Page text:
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Rheumatic fever often starts with a sore throat or skin infection caused by a bacteria called Group A Streptococcus (GAS).

Most sore throats get better on their own, but if strep throat is not treated with antibiotics it can develop into rheumatic fever where the heart, joints, brain and skin become inflamed and swollen.

If your child has a sore throat or skin infection take them to the GP. If prescribed antibiotics, make sure your child takes the full course.

If you live in Porirua and your child is Maori or Pacific aged 4-19 years you can visit a FREE sore throat clinic. For more information on clinics please see: 

www.rph.org.nz/rf

 

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What is rheumatic fever?

Rheumatic fever is a serious but preventable illness. It mainly affects Māori and Pacific children and young people (aged 4 and above), especially if they have other family members who have had rheumatic fever.

Rheumatic fever starts with a sore throat that is known as ‘strep throat’ – a throat infection caused by a bacteria called Group A Streptococcus.

Most sore throats get better on their own, but if strep throat is not treated with antibiotics it can develop into rheumatic fever where the heart, joints, brain and skin become inflamed and swollen.

Because rheumatic fever is such a serious illness, all sore throats in Māori and Pacific children and young people (aged 4 and above) need to be checked.

Free sore throat clinics

Free sore throat clinics are available to people at high risk of developing rheumatic fever who live in Hutt Valley, Wellington or Porirua.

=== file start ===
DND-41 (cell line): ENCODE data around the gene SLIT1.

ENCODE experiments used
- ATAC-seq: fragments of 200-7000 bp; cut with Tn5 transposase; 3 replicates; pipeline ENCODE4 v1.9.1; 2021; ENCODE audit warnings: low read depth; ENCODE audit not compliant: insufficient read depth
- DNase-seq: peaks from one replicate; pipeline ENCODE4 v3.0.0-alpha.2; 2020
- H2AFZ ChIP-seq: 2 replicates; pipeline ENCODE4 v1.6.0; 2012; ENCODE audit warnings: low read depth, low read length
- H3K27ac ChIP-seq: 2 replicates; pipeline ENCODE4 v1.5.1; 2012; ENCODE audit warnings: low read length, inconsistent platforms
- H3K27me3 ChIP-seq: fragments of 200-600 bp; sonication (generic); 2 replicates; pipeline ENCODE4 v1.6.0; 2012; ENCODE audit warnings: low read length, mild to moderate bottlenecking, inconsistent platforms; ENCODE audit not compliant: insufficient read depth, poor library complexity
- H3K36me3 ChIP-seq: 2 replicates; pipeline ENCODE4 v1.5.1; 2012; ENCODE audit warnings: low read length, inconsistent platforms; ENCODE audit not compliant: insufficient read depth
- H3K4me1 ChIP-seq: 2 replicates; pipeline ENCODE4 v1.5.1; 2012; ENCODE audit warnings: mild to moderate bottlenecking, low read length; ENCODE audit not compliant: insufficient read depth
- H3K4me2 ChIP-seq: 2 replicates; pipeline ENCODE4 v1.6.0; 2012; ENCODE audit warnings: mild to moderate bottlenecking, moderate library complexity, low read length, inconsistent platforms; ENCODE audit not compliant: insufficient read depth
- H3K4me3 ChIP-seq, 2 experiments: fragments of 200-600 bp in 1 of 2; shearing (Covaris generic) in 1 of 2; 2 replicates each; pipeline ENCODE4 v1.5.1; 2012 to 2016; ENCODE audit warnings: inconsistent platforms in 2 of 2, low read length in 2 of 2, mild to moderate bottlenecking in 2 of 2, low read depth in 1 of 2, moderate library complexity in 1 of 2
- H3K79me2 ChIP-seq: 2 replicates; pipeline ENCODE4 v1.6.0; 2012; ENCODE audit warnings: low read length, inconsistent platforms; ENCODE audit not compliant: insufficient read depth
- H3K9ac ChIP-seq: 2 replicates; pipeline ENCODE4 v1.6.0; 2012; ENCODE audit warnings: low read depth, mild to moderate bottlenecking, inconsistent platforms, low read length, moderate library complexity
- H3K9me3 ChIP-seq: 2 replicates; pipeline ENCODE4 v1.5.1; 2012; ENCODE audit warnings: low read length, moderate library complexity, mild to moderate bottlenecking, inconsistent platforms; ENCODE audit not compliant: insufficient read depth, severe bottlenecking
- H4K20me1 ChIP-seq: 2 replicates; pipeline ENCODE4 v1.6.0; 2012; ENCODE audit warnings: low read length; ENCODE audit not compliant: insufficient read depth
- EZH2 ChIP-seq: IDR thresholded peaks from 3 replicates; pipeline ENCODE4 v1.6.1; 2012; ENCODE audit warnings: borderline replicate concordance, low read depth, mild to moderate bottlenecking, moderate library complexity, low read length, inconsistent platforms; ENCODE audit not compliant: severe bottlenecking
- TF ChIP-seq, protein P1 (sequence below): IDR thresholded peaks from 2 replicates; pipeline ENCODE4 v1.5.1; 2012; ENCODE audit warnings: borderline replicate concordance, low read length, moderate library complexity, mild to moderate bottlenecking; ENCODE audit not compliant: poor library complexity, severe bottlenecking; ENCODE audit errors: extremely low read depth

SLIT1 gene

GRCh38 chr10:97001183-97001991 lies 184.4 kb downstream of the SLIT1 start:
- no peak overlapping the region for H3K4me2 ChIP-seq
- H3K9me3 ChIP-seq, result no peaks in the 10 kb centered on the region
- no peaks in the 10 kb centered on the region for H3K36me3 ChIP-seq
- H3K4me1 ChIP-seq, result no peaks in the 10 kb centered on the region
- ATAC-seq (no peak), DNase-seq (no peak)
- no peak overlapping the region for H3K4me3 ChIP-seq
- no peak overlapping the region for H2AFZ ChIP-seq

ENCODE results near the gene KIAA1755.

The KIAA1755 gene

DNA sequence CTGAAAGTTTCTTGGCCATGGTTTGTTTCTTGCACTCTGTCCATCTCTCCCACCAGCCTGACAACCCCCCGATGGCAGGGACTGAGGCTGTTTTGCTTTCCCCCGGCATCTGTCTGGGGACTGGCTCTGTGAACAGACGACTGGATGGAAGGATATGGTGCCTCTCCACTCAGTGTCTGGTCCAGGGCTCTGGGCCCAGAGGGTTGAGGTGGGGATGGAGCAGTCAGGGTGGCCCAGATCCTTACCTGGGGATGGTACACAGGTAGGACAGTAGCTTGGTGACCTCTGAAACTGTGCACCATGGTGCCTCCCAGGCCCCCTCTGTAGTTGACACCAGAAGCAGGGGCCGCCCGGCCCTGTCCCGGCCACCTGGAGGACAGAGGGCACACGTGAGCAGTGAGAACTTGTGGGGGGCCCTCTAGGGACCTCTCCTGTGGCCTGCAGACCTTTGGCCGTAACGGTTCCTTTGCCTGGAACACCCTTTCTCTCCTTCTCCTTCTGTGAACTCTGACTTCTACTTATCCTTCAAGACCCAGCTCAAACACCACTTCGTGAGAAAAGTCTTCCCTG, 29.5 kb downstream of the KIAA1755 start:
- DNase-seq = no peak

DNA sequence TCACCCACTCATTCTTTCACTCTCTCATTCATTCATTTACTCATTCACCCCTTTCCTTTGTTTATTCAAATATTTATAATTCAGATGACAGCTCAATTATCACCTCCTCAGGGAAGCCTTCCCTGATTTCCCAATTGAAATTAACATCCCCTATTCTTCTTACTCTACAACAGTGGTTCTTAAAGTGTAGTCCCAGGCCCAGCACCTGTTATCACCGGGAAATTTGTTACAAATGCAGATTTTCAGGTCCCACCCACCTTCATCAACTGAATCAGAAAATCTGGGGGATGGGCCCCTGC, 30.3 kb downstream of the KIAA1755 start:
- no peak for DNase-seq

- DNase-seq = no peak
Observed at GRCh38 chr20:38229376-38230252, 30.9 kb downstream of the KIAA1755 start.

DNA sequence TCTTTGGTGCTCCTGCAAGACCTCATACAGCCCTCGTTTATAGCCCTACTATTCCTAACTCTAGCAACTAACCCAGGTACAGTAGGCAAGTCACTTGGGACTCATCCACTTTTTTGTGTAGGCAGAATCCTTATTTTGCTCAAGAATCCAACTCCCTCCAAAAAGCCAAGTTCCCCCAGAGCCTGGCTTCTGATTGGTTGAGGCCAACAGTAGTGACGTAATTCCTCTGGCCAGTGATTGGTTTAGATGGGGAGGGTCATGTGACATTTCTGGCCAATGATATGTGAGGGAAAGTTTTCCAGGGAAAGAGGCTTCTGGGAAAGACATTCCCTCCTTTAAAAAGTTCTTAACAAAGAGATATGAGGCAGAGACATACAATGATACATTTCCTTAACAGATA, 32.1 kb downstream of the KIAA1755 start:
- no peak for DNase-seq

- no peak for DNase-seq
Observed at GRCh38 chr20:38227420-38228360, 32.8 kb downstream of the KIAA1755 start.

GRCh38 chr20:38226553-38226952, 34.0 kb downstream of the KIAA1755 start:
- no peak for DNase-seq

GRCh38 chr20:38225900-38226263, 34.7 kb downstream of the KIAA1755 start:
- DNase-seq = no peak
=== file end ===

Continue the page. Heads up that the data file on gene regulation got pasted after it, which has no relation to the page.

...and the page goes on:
Free sore throat checks, are available to:

  • Māori and Pacific children and young adults, aged 4 to 19 years-old and are enrolled in a general practice in Hutt Valley, Wellington or Porirua
  • Anyone aged 4 to 19 years-old with a family history of rheumatic fever
  • Anyone living in crowded circumstances

Your child's school may also offer a free sore throat clinic - check with your school.

Otherwise you can go to your family doctor or nurse to get a sore throat checked but you may have to pay a fee. Call your family doctor to check if you are eligible for a free throat check.

What does the service provide?

A nurse or pharmacist will check your child’s sore throat, take their temperature and note other symptoms like a cough or runny nose.

Your child will be offered antibiotic treatment if their symptoms indicate a strep throat infection rather than a cold. Children/young adults with a sore throat caused by a cold usually have a cough, hoarseness, red eyes, and runny nose (usually not seen with strep throat). For this reason these patients will not be offered antibiotic treatment.

For more information 

https://www.rph.org.nz/public-health-topics/illness-and-disease/rheumatic-fever/

https://www.rph.org.nz/public-health-topics/illness-and-disease/rheumatic-fever/

    Last updated 2 June 2022.